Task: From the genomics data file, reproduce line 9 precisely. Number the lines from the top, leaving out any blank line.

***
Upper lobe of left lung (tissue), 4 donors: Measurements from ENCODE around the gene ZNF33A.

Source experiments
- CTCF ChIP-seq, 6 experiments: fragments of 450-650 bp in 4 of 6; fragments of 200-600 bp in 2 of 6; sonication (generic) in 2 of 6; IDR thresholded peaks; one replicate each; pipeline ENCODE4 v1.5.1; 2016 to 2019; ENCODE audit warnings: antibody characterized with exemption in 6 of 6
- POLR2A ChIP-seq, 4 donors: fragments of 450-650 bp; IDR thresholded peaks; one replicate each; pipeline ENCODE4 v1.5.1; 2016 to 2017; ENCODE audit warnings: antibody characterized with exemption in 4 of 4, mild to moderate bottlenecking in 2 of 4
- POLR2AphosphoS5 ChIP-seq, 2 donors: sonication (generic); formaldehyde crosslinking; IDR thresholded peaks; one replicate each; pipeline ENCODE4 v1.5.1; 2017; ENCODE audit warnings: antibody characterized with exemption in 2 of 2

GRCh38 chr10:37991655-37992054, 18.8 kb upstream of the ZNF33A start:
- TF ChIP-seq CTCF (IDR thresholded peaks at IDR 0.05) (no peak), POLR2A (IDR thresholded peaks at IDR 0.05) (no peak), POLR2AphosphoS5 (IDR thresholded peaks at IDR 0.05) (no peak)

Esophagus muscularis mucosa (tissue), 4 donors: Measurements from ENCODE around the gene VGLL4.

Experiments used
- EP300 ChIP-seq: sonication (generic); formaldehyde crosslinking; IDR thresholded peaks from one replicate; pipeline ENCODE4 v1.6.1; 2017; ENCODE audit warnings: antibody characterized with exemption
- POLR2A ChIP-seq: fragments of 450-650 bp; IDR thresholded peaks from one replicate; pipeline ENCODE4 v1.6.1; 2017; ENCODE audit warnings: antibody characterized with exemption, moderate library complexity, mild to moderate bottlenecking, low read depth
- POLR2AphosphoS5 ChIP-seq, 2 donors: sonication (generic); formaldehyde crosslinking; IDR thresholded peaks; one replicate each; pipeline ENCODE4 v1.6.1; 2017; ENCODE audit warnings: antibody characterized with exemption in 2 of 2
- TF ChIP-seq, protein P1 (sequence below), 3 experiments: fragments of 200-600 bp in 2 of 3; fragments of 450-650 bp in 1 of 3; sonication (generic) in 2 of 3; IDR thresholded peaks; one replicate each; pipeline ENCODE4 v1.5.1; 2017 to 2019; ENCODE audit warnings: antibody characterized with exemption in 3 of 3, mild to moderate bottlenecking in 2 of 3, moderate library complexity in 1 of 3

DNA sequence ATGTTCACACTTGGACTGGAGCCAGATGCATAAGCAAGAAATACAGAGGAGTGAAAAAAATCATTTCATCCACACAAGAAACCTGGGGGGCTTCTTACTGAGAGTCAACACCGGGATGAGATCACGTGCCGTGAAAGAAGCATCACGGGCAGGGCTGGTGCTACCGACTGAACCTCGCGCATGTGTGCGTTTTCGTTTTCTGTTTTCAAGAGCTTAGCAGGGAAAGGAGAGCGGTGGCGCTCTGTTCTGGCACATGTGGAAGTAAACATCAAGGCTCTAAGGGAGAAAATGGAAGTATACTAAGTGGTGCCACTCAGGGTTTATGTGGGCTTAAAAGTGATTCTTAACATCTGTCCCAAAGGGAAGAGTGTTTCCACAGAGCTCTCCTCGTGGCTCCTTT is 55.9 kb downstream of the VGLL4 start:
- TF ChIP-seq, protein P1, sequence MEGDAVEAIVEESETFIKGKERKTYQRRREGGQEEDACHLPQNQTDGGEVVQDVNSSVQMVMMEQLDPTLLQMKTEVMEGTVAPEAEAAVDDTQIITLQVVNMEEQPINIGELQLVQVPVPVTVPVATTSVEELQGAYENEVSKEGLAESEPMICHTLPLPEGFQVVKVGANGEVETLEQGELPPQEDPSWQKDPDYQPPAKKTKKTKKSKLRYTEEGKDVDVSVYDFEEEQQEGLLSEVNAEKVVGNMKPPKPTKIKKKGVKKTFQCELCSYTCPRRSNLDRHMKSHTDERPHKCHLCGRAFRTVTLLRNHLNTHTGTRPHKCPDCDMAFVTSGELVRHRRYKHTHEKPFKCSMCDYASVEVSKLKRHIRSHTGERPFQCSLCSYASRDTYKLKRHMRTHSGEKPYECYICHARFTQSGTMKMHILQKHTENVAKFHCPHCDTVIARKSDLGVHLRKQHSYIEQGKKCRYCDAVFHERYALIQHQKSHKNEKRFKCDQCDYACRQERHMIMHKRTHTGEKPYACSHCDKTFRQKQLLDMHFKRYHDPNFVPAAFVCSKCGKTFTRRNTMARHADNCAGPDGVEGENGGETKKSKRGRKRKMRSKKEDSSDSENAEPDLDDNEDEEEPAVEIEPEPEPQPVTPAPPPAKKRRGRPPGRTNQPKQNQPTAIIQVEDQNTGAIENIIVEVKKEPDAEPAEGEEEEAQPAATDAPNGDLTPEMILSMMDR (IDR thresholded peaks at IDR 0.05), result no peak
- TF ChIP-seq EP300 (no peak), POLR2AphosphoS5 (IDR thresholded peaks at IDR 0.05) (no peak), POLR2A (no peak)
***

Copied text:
Experiments used